Elitism vs populism in the West African epic: the politics of 'Sunjata'.

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dc.contributor.author Austen, Ralph
dc.date.accessioned 1994-07-13T13:15:28Z
dc.date.available 1994-07-13T13:15:28Z
dc.date.issued 1994-07-13T13:15:28Z
dc.identifier.uri http://hdl.handle.net/10539/7582
dc.description Paper presented at the Wits History Workshop: Democracy; Popular Precedents, Practice and Culture, 13 -15 July 1994. Copyright free en_US
dc.description.abstract The epic is a political genre whose function is to calibrate the power of the masculine warrior, or aristocracy, at the expense of other social groups. This is the understanding of the African oral narrative the Mende 'Sunjata'. It focuses on the conquering founder of the Mali Empire. The dominant idea of the epic is of hunting, limited in membership to the male. Despite this the appeal of the epic is in its subversive relationship to the hegemonic patriarchal order. en_US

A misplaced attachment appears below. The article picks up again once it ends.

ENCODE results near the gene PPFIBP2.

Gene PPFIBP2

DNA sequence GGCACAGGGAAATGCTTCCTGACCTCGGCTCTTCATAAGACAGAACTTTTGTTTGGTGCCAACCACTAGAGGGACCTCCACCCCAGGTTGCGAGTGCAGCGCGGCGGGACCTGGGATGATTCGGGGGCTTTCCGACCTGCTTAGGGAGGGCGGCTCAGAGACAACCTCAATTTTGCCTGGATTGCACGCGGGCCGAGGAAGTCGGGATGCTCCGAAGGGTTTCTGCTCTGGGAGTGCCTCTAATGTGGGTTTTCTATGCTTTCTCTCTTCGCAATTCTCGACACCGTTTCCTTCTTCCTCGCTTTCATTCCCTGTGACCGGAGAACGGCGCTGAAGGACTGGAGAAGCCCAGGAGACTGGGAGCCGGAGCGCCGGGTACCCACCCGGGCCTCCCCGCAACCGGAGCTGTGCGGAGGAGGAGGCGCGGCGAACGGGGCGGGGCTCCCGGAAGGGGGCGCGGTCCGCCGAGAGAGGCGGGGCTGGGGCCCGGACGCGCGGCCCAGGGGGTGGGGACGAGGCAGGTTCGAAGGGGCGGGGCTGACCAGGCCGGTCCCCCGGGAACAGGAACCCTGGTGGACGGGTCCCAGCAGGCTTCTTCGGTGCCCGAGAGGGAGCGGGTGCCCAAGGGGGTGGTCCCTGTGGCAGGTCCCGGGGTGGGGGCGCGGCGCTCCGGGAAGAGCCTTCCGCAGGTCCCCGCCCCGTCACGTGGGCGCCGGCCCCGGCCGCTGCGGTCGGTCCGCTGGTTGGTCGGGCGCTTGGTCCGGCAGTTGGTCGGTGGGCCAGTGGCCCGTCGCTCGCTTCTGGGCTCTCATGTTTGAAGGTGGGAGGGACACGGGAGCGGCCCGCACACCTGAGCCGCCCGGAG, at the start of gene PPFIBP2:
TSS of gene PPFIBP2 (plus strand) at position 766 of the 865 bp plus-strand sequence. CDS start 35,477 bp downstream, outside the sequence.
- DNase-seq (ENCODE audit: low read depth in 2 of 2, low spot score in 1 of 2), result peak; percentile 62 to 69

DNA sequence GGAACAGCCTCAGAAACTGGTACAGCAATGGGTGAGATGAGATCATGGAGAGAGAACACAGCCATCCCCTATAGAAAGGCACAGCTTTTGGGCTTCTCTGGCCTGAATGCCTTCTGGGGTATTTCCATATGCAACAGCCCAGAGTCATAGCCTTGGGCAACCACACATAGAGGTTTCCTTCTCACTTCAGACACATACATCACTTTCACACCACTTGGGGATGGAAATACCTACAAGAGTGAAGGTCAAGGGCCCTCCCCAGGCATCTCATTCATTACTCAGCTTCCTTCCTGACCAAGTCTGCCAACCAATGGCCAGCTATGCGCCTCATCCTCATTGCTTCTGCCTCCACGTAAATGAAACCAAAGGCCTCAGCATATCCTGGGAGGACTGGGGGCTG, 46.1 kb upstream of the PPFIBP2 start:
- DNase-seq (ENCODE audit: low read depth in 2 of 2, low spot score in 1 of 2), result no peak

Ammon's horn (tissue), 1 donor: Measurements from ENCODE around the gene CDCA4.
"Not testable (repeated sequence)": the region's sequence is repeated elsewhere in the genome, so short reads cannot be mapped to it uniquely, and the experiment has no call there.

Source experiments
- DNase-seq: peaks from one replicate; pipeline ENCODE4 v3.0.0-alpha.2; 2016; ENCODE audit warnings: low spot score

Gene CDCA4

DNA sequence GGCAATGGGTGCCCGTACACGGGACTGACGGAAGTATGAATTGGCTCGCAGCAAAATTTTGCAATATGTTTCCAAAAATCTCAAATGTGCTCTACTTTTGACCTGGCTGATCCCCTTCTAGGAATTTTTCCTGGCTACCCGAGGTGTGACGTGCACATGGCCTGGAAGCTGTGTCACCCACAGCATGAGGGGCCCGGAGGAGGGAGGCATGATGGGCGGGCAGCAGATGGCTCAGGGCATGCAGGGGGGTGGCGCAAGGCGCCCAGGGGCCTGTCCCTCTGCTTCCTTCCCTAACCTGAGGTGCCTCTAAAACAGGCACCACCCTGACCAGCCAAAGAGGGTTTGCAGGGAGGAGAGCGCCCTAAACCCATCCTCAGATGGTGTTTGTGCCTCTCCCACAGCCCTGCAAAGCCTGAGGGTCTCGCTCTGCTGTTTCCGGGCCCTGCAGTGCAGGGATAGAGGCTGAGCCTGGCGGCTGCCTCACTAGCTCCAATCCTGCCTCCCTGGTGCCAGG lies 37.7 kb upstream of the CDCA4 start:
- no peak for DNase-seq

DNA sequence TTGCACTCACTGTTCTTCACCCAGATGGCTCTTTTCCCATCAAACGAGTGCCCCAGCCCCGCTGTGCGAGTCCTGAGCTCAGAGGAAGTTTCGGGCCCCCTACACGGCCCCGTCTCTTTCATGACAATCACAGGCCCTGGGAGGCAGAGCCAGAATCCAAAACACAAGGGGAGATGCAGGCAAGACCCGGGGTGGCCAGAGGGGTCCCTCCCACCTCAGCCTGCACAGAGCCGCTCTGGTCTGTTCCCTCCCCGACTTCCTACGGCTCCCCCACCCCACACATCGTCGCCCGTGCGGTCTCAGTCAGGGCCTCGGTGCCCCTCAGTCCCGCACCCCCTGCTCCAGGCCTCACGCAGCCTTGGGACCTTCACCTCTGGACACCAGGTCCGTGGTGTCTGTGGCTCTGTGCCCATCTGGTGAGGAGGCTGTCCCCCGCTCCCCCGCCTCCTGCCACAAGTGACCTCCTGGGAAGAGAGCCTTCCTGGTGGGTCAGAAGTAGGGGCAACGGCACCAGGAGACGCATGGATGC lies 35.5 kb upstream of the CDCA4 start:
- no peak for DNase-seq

dc.language.iso en_US en_US
dc.relation.ispartofseries Wits History Workshop paper;9
dc.subject Elitism en_US
dc.subject Populism en_US
dc.subject West Africa en_US
dc.subject Africa, Western en_US
dc.subject Sunjata (African epic) en_US
dc.subject Mende (African people) en_US
dc.title Elitism vs populism in the West African epic: the politics of 'Sunjata'. en_US
dc.type Working Paper en_US

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